The Myth of the "Strong Black Woman" - WOC Therapy

The Myth of the “Strong Black Woman”

Self-Care

Tamika Lewis
30 JUL, 2020

The strong Black woman trope has been ingrained in society for centuries. It’s a damaging stereotype that affects Black women in a multitude of negative ways. Black women tend to feel pressured to achieve the impossible and do so without showing any emotion as a mechanism to deal with the stress. They wake up and walk out of the door with an emotional armor in order to uphold the “strong image” often at the expense of their humanity.

Whether its work, family or relationships we are constantly faced with situations where we are expected to remain strong and support others while suffering in silence. A stressful situation can trigger a series of stress hormones that can produce physiological changes in the body and mind. The “fight-or-flight” response is often discussed when referring to stress and it describes the survival mechanism we developed as a reaction to life-threatening situations. Hormones trigger a series of physiological responses that help someone to either fight the threat or flee to safety. Although this response was developed for life-threatening situations, it can also activate in response to everyday stressors.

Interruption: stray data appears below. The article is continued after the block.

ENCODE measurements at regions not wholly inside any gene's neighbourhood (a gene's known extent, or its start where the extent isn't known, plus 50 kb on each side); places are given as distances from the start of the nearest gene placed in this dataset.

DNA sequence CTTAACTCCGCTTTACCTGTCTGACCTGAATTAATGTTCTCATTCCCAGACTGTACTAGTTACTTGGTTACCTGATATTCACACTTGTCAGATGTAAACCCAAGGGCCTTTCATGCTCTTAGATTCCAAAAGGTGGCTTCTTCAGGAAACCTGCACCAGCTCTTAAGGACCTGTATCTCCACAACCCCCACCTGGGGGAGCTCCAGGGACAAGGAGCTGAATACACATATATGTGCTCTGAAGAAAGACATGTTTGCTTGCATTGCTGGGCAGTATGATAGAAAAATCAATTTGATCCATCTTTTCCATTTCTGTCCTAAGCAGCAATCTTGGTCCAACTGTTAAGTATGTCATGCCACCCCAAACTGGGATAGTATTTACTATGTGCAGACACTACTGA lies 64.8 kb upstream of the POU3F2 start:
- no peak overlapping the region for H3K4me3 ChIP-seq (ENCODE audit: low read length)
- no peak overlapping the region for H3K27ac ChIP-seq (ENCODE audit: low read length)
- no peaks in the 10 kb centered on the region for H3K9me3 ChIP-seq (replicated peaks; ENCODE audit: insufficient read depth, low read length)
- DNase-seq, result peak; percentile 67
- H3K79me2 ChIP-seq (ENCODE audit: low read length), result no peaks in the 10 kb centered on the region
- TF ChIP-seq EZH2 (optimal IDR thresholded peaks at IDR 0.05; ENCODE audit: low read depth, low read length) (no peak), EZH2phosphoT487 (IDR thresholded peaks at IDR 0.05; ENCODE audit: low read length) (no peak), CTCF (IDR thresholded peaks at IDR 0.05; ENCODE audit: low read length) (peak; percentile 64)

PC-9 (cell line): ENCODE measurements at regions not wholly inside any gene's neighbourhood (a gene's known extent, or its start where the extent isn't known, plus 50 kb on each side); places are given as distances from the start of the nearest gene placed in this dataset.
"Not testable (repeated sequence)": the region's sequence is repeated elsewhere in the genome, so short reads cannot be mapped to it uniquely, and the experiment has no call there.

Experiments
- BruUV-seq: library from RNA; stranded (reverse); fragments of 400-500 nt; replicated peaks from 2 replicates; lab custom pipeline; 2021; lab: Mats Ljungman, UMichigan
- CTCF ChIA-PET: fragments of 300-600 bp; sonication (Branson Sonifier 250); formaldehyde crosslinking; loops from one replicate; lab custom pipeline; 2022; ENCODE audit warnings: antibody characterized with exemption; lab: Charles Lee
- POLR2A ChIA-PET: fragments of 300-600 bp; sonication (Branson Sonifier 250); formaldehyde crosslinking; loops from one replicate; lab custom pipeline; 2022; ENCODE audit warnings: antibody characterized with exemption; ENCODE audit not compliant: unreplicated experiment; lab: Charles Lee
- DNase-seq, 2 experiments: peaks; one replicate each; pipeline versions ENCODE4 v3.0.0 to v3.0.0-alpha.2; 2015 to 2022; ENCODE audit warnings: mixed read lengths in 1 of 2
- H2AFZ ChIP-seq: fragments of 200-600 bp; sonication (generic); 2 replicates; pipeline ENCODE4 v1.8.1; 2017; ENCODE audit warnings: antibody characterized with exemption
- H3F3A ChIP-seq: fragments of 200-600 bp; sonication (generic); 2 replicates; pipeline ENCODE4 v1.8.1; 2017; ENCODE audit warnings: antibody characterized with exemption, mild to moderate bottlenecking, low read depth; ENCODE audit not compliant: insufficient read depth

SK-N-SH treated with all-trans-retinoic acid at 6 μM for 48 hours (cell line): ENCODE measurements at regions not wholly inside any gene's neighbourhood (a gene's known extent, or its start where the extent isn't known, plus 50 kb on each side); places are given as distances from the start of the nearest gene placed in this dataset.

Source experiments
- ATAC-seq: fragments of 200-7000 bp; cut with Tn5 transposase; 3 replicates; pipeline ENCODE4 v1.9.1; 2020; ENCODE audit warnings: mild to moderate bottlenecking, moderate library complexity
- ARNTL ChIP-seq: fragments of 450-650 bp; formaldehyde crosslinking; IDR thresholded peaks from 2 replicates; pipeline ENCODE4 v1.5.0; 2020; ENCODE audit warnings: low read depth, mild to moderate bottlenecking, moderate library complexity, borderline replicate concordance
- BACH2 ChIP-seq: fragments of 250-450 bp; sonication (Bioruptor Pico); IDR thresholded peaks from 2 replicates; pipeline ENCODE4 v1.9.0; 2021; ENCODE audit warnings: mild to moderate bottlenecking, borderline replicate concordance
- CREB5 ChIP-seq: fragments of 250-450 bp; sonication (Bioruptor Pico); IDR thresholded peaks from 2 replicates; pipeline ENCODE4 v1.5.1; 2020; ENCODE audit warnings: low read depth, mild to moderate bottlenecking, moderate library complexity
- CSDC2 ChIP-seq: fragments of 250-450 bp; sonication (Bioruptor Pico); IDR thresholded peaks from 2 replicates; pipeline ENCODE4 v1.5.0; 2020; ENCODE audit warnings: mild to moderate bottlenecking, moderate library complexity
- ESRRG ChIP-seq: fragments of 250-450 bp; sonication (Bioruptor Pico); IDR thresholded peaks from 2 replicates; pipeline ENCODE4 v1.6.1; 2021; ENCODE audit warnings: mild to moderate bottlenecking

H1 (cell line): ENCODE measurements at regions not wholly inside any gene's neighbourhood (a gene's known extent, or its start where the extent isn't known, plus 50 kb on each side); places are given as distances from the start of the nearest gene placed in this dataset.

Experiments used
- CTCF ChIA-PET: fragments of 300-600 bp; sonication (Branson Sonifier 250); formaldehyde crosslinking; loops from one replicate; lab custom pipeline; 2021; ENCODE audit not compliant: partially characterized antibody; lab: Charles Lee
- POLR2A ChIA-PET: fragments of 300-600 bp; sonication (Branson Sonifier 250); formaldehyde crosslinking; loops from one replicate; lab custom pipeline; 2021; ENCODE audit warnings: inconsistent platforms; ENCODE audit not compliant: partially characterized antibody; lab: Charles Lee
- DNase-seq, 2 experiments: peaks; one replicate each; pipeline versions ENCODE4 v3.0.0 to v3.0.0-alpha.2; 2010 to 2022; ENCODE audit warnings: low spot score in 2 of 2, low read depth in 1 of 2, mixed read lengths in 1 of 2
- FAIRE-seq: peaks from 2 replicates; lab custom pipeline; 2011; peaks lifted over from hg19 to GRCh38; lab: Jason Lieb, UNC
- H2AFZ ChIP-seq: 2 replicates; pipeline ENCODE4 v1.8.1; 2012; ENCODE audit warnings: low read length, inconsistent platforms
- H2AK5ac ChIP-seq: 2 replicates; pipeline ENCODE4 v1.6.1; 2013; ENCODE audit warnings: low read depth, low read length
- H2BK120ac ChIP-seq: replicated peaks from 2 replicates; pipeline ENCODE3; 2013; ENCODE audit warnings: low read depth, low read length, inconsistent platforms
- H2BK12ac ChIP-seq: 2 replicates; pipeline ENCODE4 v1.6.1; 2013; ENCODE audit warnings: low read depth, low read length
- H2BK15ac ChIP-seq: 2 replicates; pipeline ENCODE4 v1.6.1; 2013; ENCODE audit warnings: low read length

Fight-or-flight is a reality for most people, but when it comes to Black women only one of these responses is acceptable. Black women are expected to fight in every situation without expressing the difficulty or emotion behind. Not only are they expected to fight for themselves, but they are expected to fight for their children, spouse, family and friends. The sheer emotional toll of being a Black woman under pressure to remain strong in stressful situations is debilitating. Ignoring the emotional toll of dealing with life’s stressors can affect the physical and psychological health of a person.

The strong woman trope is so prevalent that addressing stress in a healthy way by expressing your feelings or acknowledging the difficulties you’re facing can be seen as weak. This idea needs to be unlearned as it is harmful to Black women and their physical and psychological health. It’s okay and sometimes even necessary to slow down and admit that you may be dealing with too much to handle. Constantly projecting a warrior persona can severely impact your quality of life.

Being the strong Black woman can yield some benefits like an intense motivation to be successful, however its often juxtaposed by the reality that the odds are stacked against you and there are major barriers hindering your success. This may push you into a mode of hyper productivity where you start to become extremely productive in work, family or relationships. The issue with hyper productivity is it eventually leads to burnout and adrenal fatigue.

Black women are not superwoman; they’re not always strong, they have emotions and needs safe spaces to feel vulnerable rather than judged. 

 

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